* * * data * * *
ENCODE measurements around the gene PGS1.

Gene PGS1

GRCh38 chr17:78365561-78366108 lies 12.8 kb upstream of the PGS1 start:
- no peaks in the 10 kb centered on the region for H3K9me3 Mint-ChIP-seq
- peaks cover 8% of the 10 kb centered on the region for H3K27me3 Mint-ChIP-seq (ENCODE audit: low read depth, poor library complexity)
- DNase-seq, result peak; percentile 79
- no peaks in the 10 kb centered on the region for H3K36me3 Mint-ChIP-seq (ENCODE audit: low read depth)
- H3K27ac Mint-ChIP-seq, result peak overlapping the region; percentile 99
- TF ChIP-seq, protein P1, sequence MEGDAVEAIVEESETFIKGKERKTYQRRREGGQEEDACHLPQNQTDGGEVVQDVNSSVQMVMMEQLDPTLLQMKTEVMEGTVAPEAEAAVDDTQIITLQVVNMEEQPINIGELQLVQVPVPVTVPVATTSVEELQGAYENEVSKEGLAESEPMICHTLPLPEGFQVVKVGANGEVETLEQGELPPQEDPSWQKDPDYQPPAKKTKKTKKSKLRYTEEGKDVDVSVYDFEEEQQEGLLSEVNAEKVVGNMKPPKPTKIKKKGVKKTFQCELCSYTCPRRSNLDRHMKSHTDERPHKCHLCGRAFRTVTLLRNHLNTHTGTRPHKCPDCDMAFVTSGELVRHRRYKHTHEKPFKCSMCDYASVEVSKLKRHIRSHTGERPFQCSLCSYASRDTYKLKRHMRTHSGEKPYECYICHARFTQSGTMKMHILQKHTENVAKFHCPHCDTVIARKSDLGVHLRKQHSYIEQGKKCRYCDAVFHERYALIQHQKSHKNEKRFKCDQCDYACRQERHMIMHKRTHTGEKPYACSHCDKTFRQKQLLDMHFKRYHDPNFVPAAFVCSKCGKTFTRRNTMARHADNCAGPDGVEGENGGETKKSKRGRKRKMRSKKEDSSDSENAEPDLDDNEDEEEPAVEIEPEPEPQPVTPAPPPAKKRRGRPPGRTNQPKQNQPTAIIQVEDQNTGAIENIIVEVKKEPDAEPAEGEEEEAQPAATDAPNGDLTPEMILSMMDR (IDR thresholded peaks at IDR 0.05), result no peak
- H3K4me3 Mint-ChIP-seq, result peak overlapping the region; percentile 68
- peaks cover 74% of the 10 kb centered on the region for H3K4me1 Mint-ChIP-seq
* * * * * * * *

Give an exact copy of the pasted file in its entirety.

ENCODE measurements around the gene PGS1.

Gene PGS1

GRCh38 chr17:78365561-78366108 lies 12.8 kb upstream of the PGS1 start:
- no peaks in the 10 kb centered on the region for H3K9me3 Mint-ChIP-seq
- peaks cover 8% of the 10 kb centered on the region for H3K27me3 Mint-ChIP-seq (ENCODE audit: low read depth, poor library complexity)
- DNase-seq, result peak; percentile 79
- no peaks in the 10 kb centered on the region for H3K36me3 Mint-ChIP-seq (ENCODE audit: low read depth)
- H3K27ac Mint-ChIP-seq, result peak overlapping the region; percentile 99
- TF ChIP-seq, protein P1, sequence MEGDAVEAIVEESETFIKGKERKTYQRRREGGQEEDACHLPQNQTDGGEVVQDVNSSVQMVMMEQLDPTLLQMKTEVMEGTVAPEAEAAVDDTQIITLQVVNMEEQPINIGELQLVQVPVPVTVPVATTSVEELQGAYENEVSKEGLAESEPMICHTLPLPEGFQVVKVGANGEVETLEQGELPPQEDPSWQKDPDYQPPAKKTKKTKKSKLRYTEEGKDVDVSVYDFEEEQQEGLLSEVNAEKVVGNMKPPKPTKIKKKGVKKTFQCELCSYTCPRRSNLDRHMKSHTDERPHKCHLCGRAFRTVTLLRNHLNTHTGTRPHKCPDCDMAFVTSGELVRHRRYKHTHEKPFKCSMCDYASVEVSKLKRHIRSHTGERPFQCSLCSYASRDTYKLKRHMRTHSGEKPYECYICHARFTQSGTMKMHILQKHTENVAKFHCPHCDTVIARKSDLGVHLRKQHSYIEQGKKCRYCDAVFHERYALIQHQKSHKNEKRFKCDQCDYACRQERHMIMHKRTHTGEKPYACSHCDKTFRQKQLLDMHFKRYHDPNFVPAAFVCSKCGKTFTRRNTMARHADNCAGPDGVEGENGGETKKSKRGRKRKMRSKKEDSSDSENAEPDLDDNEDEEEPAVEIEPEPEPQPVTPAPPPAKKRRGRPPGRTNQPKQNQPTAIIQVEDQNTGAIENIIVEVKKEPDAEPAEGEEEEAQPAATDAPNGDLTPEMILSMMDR (IDR thresholded peaks at IDR 0.05), result no peak
- H3K4me3 Mint-ChIP-seq, result peak overlapping the region; percentile 68
- peaks cover 74% of the 10 kb centered on the region for H3K4me1 Mint-ChIP-seq